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Dark Forces: Part 3 –

Dark Forces: Part 3

Sunday , 8, January 2023 1 Comment

I read the last third of stories in Dark Forces.

Karl Edward Wagner, “Where the Summer Ends”: I read this one back in summer 1983 in the collection In a Lonely Place. Wagner was a rising star in the late 1970s. He was viewed as the new hope in sword & sorcery. He also wrote horror fiction, mostly for the small press. Graduate student Mercer is friendly with Gradie who has a junk yard with second hand store. Gradie drinks lots of alcohol and is spooked. Something killed his dog. The corpse of his buddy is found in the kudzu that is overtaking a blighted section of Knoxville, TN. Wagner is in boomer mode with Mercer and his girlfriend smoking weed and listening to awful 70s music (Fleetwood Mac- Buckingham-Nicks era, not Peter Green). There is a climax with the revelation that something came over with kudzu. It hides in it. Gradie figured it out from occupation duty in post-war Japan. Wagner is riffing on Arthur Machen with the kudzu monkey devil attack at the end. The story ends abruptly. I would have loved to see a longer version with Mercer fighting his way out with a shotgun using double 00 buck. Rating: pass/thumb’s up.

T. E. D. Klein, “Children of the Kingdom”: I first read this one in the collection Dark Gods. I don’t remember when. Klein like Wagner, was a rising star in horror. He edited Twilight Zone magazine and Night Cry magazine. He produced one novel and a handful of stories. Then he quit writing. This story is set in the summer of 1977 in New York City. It is a long one, novella length. First person account where character has to place his grandfather in a personal care home. One of the characters encountered is Father Pistachio, originally from Costa Rica. In the conversations, Pistachio talks about the legends of a pre-human race, the Thrice-Accursed. God sterilized their women so they carry off human women to mate with. The New York City black out happens and narrator’s wife is raped. She has an abortion. Klein has a great scene at the end of the story:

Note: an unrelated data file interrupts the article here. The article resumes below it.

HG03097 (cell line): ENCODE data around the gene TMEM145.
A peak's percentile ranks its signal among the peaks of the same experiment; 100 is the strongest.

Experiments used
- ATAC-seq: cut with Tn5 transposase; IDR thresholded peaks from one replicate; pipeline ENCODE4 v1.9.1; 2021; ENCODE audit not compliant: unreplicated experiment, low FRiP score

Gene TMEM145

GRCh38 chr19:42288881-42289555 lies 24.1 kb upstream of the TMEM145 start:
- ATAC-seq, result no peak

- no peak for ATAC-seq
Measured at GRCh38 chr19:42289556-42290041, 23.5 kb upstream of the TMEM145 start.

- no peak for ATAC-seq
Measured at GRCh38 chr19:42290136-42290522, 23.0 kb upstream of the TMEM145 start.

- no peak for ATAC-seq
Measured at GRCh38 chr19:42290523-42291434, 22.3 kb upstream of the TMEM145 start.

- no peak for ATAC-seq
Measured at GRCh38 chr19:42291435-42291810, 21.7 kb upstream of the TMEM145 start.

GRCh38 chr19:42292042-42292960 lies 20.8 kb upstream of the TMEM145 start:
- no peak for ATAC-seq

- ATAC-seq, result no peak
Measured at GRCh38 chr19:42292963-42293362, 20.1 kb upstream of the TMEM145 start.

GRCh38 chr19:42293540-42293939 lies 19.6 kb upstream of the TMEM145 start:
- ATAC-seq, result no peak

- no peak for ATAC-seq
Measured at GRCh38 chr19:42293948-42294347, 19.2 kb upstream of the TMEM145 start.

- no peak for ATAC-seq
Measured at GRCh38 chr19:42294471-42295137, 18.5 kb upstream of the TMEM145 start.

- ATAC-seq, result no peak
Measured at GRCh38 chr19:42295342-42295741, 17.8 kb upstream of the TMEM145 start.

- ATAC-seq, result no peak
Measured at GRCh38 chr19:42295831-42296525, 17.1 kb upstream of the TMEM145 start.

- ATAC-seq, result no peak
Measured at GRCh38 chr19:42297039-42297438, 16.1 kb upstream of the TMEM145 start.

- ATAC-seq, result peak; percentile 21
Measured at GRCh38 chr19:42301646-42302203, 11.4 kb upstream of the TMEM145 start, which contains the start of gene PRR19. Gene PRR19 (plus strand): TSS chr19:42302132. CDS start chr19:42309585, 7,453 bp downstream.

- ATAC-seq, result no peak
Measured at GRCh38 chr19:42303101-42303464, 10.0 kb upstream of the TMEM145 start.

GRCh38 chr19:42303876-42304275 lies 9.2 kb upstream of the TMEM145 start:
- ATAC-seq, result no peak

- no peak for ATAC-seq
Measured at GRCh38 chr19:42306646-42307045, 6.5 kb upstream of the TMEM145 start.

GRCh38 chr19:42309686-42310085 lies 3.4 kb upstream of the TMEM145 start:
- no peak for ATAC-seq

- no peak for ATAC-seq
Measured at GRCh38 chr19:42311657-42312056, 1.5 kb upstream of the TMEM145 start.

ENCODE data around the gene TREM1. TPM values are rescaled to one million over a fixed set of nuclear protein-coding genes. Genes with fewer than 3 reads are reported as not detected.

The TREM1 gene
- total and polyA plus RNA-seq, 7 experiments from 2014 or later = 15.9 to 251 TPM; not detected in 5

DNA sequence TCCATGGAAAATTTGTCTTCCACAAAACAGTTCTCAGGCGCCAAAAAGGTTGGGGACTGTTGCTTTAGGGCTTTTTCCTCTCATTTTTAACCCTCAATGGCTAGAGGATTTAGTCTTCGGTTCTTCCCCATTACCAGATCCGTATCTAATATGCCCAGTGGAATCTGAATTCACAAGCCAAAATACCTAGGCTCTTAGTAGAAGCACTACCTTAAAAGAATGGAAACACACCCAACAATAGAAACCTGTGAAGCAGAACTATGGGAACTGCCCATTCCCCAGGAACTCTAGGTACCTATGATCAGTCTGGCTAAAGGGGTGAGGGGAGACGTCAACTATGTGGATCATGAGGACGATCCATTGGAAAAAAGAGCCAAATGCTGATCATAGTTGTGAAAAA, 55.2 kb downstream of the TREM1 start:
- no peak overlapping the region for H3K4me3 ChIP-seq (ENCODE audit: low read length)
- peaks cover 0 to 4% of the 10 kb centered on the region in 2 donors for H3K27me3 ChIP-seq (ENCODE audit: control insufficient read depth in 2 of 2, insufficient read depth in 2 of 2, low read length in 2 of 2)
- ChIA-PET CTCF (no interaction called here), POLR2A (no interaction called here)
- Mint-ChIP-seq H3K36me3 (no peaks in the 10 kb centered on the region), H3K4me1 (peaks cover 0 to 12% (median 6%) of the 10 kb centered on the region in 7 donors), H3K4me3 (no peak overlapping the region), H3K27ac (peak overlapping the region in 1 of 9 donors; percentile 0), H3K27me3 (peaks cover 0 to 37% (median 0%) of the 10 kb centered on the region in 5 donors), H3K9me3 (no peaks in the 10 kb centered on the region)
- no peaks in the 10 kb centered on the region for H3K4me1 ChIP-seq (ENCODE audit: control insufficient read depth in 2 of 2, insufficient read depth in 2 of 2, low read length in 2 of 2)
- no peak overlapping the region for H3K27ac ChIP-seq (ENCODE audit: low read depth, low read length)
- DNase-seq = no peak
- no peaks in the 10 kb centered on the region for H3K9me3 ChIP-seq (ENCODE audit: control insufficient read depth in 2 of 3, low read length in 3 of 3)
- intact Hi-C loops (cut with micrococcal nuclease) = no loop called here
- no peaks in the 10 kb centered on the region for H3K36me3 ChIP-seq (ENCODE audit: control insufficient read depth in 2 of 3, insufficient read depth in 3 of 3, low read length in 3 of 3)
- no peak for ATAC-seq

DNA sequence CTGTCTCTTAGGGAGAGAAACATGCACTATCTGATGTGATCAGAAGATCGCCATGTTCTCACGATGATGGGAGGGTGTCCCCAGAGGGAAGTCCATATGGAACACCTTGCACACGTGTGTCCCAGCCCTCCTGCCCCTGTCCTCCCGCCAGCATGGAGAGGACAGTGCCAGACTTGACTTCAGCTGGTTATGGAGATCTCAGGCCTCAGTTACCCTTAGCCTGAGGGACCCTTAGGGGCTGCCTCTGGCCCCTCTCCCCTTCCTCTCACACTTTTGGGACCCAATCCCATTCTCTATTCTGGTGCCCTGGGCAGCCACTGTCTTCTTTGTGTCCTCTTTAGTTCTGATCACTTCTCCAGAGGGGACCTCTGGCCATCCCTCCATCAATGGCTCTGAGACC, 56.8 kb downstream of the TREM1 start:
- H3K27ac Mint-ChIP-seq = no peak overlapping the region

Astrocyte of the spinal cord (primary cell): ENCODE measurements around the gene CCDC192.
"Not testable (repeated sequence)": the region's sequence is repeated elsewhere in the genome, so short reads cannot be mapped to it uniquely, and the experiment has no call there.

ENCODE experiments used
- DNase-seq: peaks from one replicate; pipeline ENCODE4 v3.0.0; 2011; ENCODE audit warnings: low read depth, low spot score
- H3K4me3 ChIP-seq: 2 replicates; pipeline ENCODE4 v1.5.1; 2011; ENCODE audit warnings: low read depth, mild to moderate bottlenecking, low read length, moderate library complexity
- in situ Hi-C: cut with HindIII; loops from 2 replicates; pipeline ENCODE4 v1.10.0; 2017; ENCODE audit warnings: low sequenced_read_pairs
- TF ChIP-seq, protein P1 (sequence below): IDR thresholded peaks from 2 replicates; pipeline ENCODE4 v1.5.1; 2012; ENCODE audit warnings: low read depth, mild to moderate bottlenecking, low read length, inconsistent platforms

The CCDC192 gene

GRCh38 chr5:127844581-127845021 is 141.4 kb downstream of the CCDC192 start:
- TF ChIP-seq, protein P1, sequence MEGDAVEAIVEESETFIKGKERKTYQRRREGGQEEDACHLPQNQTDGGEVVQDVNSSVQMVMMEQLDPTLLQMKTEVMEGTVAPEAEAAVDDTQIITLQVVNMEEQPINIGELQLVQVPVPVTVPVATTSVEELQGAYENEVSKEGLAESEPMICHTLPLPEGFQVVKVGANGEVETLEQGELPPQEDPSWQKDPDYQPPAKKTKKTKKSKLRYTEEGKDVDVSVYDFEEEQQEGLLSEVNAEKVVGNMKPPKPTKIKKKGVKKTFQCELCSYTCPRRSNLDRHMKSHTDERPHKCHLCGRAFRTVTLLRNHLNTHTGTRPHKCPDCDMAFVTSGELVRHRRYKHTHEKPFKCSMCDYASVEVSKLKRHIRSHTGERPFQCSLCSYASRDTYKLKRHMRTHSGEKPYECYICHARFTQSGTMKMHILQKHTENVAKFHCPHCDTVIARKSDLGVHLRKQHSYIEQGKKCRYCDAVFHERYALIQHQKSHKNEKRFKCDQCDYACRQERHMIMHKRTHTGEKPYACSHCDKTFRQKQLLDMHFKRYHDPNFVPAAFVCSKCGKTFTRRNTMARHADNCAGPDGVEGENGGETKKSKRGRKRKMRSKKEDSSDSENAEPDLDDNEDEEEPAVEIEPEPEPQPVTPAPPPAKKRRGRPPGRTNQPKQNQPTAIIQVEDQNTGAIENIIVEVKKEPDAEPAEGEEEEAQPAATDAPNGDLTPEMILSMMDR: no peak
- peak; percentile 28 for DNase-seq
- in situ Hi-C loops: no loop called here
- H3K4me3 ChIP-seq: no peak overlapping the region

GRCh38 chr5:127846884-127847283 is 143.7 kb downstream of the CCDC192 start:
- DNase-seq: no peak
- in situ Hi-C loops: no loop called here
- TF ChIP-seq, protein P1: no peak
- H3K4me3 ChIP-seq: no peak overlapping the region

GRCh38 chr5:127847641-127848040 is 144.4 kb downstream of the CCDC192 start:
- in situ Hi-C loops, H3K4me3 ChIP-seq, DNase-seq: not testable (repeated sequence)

“For there was something in the opening, just beside my shoe: something watching intently, its face pressed against the bars. I saw, dimly in the streetlight, the empty craters where its eyes had been­-empty but for two red dots, like tiny beads–and the gaping red ring of its mouth, like the sucker of some undersea creature. The face was alien and cold, without human expression, yet I swear that those eyes regarded me with utter malevolence—and that they recognized me.”

Klein like Wagner is channeling Arthur Machen. The story is overlong and could have have had more power. The emphasis is on the wrong stuff. Rating: draw. Great idea but less than optimal delivery.

Robert Bloch, “The Night Before Christmas”: Kirby McCauley was able to get seven writers who got their start in the pulp magazine era. Robert Bloch and Henry Kuttner carried Weird Tales in the late 1930s after Robert E. Howard and H. P. Lovecraft died and Clark Ashton Smith quit writing. Starving artist gets a job from wealthy Argentinian shipping magnate to paint the portrait of his trophy wife. Artist has affair with wife while husband is away. She plans on leaving husband. I saw the ending half-way through the story but Bloch is a pro. Rating: pass/thumb’s up.